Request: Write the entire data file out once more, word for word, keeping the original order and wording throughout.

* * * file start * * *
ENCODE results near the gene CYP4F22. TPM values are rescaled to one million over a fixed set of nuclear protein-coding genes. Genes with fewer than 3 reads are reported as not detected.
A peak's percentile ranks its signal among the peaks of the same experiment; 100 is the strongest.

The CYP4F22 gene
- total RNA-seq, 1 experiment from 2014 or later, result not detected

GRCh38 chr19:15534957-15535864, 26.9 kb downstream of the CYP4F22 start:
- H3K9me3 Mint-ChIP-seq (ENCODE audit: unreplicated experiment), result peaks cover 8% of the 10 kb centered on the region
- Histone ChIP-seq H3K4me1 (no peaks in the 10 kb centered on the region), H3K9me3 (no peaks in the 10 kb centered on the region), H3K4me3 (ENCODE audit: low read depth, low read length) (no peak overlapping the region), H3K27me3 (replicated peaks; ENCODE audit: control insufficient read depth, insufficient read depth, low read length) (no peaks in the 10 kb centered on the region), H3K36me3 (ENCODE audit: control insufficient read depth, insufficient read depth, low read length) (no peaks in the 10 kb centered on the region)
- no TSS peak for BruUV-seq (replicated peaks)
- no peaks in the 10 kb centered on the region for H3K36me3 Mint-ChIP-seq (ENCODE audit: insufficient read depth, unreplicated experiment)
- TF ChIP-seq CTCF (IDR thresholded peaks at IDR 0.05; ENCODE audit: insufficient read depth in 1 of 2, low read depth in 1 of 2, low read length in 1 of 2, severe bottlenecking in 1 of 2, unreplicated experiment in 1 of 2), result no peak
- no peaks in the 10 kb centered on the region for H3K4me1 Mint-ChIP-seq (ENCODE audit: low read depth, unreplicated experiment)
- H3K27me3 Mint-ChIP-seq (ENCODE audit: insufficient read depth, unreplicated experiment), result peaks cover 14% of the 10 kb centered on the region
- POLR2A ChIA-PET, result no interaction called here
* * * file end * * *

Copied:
ENCODE results near the gene CYP4F22. TPM values are rescaled to one million over a fixed set of nuclear protein-coding genes. Genes with fewer than 3 reads are reported as not detected.
A peak's percentile ranks its signal among the peaks of the same experiment; 100 is the strongest.

The CYP4F22 gene
- total RNA-seq, 1 experiment from 2014 or later, result not detected

GRCh38 chr19:15534957-15535864, 26.9 kb downstream of the CYP4F22 start:
- H3K9me3 Mint-ChIP-seq (ENCODE audit: unreplicated experiment), result peaks cover 8% of the 10 kb centered on the region
- Histone ChIP-seq H3K4me1 (no peaks in the 10 kb centered on the region), H3K9me3 (no peaks in the 10 kb centered on the region), H3K4me3 (ENCODE audit: low read depth, low read length) (no peak overlapping the region), H3K27me3 (replicated peaks; ENCODE audit: control insufficient read depth, insufficient read depth, low read length) (no peaks in the 10 kb centered on the region), H3K36me3 (ENCODE audit: control insufficient read depth, insufficient read depth, low read length) (no peaks in the 10 kb centered on the region)
- no TSS peak for BruUV-seq (replicated peaks)
- no peaks in the 10 kb centered on the region for H3K36me3 Mint-ChIP-seq (ENCODE audit: insufficient read depth, unreplicated experiment)
- TF ChIP-seq CTCF (IDR thresholded peaks at IDR 0.05; ENCODE audit: insufficient read depth in 1 of 2, low read depth in 1 of 2, low read length in 1 of 2, severe bottlenecking in 1 of 2, unreplicated experiment in 1 of 2), result no peak
- no peaks in the 10 kb centered on the region for H3K4me1 Mint-ChIP-seq (ENCODE audit: low read depth, unreplicated experiment)
- H3K27me3 Mint-ChIP-seq (ENCODE audit: insufficient read depth, unreplicated experiment), result peaks cover 14% of the 10 kb centered on the region
- POLR2A ChIA-PET, result no interaction called here